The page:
When we entered the pre-school building, peeked into the shiny playground equipment and smiled at the mini cubbies for “pakpaks” on the day of our tour, The Boss realized this wasn't just a topic of conversation anymore. We walked and talked, and he listened to everything that the director and I discussed from my mental list of questions.  I say, “the director and I” because the more she talked and walked, the quieter he got. I could feel him shutting out the noise of her voice, her spiel, her intentions and her plans.  She was speaking to us as if attending pre-school for a child with unilateral hearing loss is a foregone conclusion.  Before we entered the building that day, he and I had come to a pretty close to definitive decision that Li’l Empress would indeed benefit from pre-school.

But like I said, seeing the classroom, being in the classroom, observing the other kids interacting with the aides and teachers:  it all became too real for The Boss.  The director was just chatting full steam ahead without the benefit of knowing The Boss’s facial expressions and thought-process; and that’s always a hard way to get true, accurate reactions out of him. High-energy, fast-talkers drain him quickly. And she was. Both.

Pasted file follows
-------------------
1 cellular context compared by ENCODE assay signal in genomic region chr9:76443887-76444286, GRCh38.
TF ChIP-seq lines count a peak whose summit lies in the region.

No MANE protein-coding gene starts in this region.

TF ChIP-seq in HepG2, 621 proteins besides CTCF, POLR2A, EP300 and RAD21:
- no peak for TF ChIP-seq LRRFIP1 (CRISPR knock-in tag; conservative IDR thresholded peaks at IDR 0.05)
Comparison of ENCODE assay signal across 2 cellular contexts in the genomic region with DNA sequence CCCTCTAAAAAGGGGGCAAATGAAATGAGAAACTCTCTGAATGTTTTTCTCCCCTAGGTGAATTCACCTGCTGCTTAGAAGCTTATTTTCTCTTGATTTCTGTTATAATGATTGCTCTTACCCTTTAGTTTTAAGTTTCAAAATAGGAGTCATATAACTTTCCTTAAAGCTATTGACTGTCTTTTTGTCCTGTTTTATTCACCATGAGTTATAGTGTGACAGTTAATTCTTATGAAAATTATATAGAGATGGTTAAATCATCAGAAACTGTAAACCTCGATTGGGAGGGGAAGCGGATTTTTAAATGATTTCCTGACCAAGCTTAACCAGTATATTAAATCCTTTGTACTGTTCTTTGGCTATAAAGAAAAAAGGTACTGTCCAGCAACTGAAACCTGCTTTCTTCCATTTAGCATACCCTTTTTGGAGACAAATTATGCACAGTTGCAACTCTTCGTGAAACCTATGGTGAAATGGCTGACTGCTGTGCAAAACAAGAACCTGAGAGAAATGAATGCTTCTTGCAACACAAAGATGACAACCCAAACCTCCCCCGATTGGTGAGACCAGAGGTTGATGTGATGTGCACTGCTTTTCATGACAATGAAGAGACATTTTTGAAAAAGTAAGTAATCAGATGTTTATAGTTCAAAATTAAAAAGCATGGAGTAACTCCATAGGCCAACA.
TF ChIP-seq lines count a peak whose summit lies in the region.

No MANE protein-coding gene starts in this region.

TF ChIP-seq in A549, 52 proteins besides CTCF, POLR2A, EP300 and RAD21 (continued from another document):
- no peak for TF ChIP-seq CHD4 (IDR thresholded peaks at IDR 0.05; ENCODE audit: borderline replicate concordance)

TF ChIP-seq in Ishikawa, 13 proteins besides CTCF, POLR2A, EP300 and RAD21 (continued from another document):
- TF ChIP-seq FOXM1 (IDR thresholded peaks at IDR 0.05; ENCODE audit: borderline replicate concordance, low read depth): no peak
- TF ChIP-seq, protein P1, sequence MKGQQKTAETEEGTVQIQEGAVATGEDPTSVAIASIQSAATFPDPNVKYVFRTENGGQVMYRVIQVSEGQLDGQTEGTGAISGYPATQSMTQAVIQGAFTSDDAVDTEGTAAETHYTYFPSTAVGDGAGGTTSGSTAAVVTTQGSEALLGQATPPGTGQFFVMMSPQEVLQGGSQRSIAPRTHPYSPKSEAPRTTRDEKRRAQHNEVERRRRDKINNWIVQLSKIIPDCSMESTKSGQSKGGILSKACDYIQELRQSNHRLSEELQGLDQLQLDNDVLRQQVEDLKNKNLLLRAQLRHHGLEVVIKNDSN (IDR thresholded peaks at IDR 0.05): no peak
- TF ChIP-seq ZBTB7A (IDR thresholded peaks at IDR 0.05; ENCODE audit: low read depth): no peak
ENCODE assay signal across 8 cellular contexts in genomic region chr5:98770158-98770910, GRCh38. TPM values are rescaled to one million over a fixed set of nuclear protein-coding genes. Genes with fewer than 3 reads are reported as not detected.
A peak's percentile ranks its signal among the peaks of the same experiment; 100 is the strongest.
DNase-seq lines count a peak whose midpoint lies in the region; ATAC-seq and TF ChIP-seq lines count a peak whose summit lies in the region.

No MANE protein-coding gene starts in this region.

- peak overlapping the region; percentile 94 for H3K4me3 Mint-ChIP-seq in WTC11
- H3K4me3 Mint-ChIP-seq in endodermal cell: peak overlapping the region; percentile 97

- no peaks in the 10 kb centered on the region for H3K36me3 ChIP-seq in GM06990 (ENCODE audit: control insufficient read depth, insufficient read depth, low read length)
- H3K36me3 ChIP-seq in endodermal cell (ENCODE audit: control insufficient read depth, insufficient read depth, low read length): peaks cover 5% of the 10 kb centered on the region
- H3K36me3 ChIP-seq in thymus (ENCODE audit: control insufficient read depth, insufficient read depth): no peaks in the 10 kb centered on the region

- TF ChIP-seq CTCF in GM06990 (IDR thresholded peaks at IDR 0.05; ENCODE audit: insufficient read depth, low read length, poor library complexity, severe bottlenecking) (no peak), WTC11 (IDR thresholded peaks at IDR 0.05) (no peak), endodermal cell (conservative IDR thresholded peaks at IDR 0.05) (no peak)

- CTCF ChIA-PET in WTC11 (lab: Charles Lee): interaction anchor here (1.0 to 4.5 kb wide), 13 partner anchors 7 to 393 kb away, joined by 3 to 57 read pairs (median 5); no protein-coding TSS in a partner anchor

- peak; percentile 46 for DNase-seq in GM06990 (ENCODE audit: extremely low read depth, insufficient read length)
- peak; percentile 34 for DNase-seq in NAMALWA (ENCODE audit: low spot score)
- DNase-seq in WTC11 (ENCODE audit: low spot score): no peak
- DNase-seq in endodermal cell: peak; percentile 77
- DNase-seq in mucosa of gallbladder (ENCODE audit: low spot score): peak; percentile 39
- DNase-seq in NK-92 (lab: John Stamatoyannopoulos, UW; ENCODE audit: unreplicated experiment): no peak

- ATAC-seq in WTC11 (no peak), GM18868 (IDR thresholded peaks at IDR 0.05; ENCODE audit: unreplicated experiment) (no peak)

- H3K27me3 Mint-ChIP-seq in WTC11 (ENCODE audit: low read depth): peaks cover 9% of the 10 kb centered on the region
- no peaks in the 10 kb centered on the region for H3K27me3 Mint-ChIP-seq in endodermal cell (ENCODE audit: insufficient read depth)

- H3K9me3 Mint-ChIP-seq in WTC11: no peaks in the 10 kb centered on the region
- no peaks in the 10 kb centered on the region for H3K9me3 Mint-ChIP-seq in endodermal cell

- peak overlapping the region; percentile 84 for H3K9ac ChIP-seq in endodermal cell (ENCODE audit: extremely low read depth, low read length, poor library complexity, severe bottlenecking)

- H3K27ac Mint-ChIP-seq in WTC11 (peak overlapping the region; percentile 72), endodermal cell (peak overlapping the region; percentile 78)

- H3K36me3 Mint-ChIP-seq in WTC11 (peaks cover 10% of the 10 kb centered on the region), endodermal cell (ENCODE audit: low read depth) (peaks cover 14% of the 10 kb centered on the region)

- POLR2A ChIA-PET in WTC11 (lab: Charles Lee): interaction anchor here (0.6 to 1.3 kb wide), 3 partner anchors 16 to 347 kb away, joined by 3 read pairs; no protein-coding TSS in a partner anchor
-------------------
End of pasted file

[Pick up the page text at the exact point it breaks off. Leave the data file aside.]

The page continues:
(Heh. Don’t even go there, I know. I know. Can you believe we’re coming up on our 20th anniversary?! I’ve learned a lot about communicating with an internal processor over these 20 years, I tell ya! And I blog when I have more words than he needs to hear... J ‘Nuff said.)

In fact, he asked a couple questions that really put me off my mental track.  As if he had never heard the information contained in her answer before. I immediately took offense (I know, I'm so mature that way. Ugh.). But when I got off my high-horse and put away the “I told you all that before, weren’t you listening to me?!” huff and puff, I eventually (much later in the day, I am chagrined to admit!) realized that hearing us talk about it at home, while Li’l E was “safe” and under our coverage is one thing. Picturing her in a classroom 10 minutes from home, away from Daddy’s reach, is quite another.